By way of comparison,the United States commissions multiple research projects and reports into the subject of international engagement and reorganises its structures accordingly. For example, as the Undersecretary for Public Diplomacy and Public Affairs, Judith McHale launched the International Information Programs Bureau’s Office of Audience Research and Measurement (ARM, now known as the Analytics Office or IIP/Analytics). This unit is tasked with researching the audiences of the US’s information campaigns, including their cultural, political, and social contexts, and then feeding this information back to relevant policymakers within the State Department.
In the same role, her predecessor Karen Hughes created the Mission Activity Tracker (MAT) to track the US government’s spending on public diplomacy, and Advancing Public Diplomacy’s Impact (APDI) to measure the effect of programmes. The cost of the 2011 APDI report has been estimated at $3 million; we believe that an equivalent annual expenditure of around £2.5 million is a prerequisite to the development of a genuinely effective soft power strategy. ...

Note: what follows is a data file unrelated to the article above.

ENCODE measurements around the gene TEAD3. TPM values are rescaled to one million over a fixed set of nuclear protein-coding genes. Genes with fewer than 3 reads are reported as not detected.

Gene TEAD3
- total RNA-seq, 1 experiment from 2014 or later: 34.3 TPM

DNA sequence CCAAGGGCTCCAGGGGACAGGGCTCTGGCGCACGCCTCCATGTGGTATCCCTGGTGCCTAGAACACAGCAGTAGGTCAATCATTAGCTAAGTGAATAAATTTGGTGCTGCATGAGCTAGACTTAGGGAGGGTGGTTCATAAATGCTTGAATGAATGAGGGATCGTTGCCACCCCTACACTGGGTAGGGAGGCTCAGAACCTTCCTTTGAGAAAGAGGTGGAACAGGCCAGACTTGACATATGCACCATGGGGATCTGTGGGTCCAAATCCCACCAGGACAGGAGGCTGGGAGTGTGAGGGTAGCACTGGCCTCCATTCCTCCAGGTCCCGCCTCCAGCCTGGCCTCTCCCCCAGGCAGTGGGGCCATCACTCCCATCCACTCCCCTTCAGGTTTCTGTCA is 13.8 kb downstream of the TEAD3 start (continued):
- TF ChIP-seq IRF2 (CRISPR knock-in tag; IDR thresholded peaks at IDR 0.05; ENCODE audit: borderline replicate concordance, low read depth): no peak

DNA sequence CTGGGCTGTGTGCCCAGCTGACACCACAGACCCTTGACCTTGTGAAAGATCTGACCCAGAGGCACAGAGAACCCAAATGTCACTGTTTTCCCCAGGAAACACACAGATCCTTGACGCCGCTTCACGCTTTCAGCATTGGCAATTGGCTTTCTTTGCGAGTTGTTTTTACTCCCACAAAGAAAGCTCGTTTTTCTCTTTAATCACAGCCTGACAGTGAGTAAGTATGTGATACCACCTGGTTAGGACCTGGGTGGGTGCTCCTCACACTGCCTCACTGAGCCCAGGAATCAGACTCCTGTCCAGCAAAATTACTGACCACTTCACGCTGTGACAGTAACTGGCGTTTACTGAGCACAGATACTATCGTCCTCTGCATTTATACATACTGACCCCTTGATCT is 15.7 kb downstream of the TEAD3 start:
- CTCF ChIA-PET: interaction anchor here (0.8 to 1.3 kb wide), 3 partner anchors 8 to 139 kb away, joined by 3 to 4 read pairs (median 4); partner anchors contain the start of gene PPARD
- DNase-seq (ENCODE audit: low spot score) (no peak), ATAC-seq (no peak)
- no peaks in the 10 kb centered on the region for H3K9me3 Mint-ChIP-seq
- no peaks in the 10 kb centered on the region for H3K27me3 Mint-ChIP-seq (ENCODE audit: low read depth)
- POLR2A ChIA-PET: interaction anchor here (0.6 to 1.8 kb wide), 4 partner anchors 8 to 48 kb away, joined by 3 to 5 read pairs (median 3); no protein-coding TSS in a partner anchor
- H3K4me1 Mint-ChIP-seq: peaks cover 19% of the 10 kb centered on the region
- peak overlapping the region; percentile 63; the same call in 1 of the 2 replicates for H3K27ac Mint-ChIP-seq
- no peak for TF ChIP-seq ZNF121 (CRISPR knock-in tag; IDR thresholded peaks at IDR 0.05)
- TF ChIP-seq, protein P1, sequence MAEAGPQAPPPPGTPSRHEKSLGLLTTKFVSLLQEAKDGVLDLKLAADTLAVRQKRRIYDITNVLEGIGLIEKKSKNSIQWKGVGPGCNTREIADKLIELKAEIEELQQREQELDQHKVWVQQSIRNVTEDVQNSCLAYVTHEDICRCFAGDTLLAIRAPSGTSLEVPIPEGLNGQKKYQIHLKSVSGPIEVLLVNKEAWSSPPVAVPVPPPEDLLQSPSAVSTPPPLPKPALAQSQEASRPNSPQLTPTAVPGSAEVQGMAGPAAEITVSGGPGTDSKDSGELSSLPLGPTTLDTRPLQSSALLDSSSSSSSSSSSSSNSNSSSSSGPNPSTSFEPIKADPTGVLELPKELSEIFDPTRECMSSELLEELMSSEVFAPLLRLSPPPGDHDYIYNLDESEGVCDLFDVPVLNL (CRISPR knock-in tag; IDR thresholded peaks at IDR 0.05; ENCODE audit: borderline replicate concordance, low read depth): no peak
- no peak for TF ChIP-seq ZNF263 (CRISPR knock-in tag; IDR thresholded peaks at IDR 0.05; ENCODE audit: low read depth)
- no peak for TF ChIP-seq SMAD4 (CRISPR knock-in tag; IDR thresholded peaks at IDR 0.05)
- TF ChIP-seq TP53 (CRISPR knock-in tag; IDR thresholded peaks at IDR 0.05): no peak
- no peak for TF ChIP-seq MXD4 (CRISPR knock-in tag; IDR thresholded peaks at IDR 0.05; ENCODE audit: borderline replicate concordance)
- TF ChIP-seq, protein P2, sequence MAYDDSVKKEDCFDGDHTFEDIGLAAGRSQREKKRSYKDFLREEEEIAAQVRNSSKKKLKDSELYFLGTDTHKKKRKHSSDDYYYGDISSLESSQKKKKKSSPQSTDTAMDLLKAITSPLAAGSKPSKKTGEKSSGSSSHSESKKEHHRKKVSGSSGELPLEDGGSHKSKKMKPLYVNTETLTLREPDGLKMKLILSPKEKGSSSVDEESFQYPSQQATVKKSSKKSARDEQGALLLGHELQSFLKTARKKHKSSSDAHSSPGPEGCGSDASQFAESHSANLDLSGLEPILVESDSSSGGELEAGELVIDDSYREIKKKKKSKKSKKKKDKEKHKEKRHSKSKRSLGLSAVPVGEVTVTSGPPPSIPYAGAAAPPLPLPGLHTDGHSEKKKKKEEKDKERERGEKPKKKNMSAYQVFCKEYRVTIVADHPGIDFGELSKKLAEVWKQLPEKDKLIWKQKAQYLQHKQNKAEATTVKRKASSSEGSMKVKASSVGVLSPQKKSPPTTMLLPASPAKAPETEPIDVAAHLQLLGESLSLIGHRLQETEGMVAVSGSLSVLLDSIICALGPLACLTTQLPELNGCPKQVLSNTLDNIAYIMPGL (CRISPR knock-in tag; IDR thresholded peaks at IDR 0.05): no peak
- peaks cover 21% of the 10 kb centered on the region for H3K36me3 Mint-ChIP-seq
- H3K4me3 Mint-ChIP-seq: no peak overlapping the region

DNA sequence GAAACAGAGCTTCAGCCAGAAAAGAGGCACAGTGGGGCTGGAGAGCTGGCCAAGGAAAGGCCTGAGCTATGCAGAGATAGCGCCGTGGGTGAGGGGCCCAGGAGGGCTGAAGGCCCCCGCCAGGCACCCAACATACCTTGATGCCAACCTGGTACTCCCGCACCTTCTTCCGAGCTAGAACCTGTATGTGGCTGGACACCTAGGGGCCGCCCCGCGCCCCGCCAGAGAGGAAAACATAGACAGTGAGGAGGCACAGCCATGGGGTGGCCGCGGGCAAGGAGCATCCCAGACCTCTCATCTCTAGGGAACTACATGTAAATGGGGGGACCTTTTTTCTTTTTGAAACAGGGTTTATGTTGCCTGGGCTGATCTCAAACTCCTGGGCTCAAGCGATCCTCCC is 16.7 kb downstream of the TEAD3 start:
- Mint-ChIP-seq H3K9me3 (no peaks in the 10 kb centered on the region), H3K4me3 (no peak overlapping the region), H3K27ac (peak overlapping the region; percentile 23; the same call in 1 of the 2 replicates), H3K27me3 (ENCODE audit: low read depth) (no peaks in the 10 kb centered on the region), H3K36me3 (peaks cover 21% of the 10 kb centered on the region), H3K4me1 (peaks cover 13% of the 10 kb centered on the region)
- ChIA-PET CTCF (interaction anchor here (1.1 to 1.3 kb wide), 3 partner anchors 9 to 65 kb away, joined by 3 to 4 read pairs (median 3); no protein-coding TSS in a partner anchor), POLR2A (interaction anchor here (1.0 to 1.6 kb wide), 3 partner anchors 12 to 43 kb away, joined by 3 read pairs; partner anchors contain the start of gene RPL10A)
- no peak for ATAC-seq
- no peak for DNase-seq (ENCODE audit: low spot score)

Whilst we believe a successful British soft power strategy must be led by the UK’s autonomous institutions abroad, this does not mean that government is irrelevant to the soft power landscape. As we have already stated, all government departments need to understand how their decisions and policies – both foreign and domestic – have direct consequences for how the UK is seen abroad.
To effectively coordinate the government’s approach to soft power, a single entity at the heart of its policymaking process should take responsibility and powers of oversight for that activity, facilitating closer collaboration between government departments, consistency of message, and managing the flow of information on global public opinion into the policymaking process. This is the same thinking underlying the creation of the Gulf Strategy Unit, one of “a number of new issue-focused cross-government teams to remove duplication, consolidate national security expertise and make the most efficient use of it across government”.